Figure 2.
 
Alizarin red photomicrographs of the central rabbit corneal endothelium: (A) newborn (10,575 cells/mm2), (B) 7 day, (C) 13 day (6752 cells/mm2), (D) 20 day (5001 cells/mm2), (E) 3 month (4077 cell/mm2). [Bar, 20 μm]. The right panel shows the corresponding transmission electron micrographs of the endothelium illustrating the apparent progressive thinning of the endothelial cells along with an increasing regularity of cell height and thickening of Descemet’s membrane. DM = Descemet’s membrane, Bar, 2 μm. Copyright 1991 from Stiemke MM, Edelhauser HF, Geroski DH. The developing corneal endothelium: correlation of morphology, hydration and Na/K ATPase pump site density. Curr Eye Res. 1991;10:145–156. Reproduced by permission of Taylor and Francis Group, LLC., http://www.taylorandfrancis.com.
Figure 2.
 
Alizarin red photomicrographs of the central rabbit corneal endothelium: (A) newborn (10,575 cells/mm2), (B) 7 day, (C) 13 day (6752 cells/mm2), (D) 20 day (5001 cells/mm2), (E) 3 month (4077 cell/mm2). [Bar, 20 μm]. The right panel shows the corresponding transmission electron micrographs of the endothelium illustrating the apparent progressive thinning of the endothelial cells along with an increasing regularity of cell height and thickening of Descemet’s membrane. DM = Descemet’s membrane, Bar, 2 μm. Copyright 1991 from Stiemke MM, Edelhauser HF, Geroski DH. The developing corneal endothelium: correlation of morphology, hydration and Na/K ATPase pump site density. Curr Eye Res. 1991;10:145–156. Reproduced by permission of Taylor and Francis Group, LLC., http://www.taylorandfrancis.com.
Figure 3.
 
Corneal endothelial permeability of the New Zealand White rabbit as a function of age with and without the corneal endothelium (A). Na/K ATPase pump site density per endothelial cell as a function of age (B). Corneal hydration as a function of age (C). (A) Adapted with permission from Stiemke MM, McCartney MD, Cantu-Crouch D, Edelhauser HF. Maturation of the corneal endothelial tight junction. Invest Ophthalmol Vis Sci. 1991;32:2757–2765. © ARVO. (B, C) Adapted from Stiemke MM, Edelhauser HF, Geroski DH. The developing corneal endothelium: correlation of morphology, hydration and Na/K ATPase pump site density. Curr Eye Res. 1991;10:145–156. Reproduced by permission of Taylor and Francis Group, LLC., http://www.taylorandfrancis.com. Copyright 1991.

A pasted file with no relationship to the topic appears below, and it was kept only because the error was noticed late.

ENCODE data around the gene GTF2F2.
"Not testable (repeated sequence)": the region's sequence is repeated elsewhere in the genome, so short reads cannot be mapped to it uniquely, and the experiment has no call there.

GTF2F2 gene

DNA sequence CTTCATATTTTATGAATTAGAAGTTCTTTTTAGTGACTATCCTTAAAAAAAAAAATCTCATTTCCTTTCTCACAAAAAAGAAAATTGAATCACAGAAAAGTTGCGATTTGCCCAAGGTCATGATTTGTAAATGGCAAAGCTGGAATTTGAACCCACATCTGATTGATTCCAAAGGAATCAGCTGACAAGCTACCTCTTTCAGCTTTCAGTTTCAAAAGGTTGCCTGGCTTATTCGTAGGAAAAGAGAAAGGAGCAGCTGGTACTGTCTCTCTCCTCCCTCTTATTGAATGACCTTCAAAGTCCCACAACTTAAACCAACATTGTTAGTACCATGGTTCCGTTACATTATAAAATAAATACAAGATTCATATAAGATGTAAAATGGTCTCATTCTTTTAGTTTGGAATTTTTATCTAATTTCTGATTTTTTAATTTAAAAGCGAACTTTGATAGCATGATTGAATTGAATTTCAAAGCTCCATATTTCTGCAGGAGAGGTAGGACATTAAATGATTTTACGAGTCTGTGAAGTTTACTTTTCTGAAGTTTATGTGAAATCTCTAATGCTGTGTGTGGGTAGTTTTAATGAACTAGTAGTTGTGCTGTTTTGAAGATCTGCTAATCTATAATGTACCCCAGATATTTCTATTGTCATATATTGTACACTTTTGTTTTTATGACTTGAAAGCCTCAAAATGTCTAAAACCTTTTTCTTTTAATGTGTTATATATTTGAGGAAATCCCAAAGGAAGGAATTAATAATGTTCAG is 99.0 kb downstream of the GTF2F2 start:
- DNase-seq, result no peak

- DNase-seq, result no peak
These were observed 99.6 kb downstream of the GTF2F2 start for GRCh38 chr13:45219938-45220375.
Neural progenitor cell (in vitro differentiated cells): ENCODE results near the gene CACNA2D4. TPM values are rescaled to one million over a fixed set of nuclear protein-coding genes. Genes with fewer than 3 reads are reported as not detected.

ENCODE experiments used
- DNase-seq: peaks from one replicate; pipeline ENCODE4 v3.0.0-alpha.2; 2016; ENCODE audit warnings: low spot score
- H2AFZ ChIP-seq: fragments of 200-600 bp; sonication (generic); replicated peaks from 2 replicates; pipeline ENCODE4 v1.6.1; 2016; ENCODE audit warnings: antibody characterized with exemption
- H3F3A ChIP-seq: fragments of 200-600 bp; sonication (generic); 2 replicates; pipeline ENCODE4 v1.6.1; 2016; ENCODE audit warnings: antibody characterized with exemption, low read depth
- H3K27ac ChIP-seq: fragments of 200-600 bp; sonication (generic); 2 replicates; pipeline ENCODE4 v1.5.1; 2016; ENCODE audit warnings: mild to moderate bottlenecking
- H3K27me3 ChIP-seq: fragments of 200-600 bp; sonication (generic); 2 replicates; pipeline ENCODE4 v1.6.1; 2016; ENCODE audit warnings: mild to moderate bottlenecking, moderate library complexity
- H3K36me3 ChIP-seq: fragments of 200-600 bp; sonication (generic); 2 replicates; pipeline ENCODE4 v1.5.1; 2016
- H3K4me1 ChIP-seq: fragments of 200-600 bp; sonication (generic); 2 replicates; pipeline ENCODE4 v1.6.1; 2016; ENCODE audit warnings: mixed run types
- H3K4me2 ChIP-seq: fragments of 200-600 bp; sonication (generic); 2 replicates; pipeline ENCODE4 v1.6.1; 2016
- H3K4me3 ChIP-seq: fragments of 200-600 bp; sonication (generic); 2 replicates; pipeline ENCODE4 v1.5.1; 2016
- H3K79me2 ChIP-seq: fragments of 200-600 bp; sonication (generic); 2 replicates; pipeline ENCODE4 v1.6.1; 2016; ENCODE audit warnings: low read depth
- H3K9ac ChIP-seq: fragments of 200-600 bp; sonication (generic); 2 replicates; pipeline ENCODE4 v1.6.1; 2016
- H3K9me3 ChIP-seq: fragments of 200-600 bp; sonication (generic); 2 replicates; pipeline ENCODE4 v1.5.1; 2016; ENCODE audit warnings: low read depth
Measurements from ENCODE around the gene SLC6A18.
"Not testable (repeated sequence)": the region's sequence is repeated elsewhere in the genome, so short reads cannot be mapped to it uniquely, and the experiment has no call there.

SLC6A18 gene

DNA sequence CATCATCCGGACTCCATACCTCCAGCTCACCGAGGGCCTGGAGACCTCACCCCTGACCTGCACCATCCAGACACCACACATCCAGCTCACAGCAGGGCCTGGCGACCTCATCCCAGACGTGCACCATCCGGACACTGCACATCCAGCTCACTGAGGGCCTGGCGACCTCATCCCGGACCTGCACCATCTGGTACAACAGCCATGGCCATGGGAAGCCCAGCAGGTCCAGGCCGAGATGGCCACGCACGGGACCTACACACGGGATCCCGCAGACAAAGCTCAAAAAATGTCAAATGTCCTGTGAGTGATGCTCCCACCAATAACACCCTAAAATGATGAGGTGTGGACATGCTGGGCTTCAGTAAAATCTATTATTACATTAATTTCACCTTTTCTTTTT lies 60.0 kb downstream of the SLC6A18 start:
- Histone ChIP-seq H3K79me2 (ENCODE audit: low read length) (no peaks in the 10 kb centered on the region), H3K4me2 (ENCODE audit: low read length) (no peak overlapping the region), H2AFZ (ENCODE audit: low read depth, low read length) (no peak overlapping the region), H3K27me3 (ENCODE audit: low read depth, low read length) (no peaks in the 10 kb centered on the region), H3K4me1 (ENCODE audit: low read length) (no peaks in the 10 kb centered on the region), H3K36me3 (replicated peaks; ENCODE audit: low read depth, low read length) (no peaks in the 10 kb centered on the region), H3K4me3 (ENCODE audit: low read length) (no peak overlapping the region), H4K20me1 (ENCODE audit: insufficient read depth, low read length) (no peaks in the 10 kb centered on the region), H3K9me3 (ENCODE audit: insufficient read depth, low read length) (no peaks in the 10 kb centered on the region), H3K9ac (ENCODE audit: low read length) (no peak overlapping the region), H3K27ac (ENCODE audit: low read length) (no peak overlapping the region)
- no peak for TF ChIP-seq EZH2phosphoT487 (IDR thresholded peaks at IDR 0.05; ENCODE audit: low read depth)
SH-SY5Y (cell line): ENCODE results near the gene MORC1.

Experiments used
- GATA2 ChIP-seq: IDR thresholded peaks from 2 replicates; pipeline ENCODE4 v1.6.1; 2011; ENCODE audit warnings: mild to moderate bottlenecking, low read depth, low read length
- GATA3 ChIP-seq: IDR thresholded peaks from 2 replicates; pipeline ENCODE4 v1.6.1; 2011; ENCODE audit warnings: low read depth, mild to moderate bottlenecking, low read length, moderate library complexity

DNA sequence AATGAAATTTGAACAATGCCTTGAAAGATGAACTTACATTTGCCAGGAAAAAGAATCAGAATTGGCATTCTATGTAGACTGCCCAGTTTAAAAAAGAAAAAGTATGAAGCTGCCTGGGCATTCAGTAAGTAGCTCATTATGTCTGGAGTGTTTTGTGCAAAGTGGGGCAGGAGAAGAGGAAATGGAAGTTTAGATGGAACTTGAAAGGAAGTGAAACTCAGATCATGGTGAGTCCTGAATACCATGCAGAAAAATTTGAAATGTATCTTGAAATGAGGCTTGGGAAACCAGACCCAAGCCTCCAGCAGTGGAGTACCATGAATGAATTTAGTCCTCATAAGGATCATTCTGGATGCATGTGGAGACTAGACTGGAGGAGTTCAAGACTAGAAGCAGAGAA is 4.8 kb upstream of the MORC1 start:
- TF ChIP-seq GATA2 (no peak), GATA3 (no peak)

Figure 3.
 
Corneal endothelial permeability of the New Zealand White rabbit as a function of age with and without the corneal endothelium (A). Na/K ATPase pump site density per endothelial cell as a function of age (B). Corneal hydration as a function of age (C). (A) Adapted with permission from Stiemke MM, McCartney MD, Cantu-Crouch D, Edelhauser HF. Maturation of the corneal endothelial tight junction. Invest Ophthalmol Vis Sci. 1991;32:2757–2765. © ARVO. (B, C) Adapted from Stiemke MM, Edelhauser HF, Geroski DH. The developing corneal endothelium: correlation of morphology, hydration and Na/K ATPase pump site density. Curr Eye Res. 1991;10:145–156. Reproduced by permission of Taylor and Francis Group, LLC., http://www.taylorandfrancis.com. Copyright 1991.
Figure 4.
 
Diagram illustrating a 5% increase in corneal endothelial cell density 2 mm from the center of the cornea center and the 10% increase in endothelial cell density 4 mm from the center of the cornea. Reprinted with permission from Edelhauser HF. The resiliency of the corneal endothelium to refractive and intraocular surgery. Cornea. 2000;19:263–273.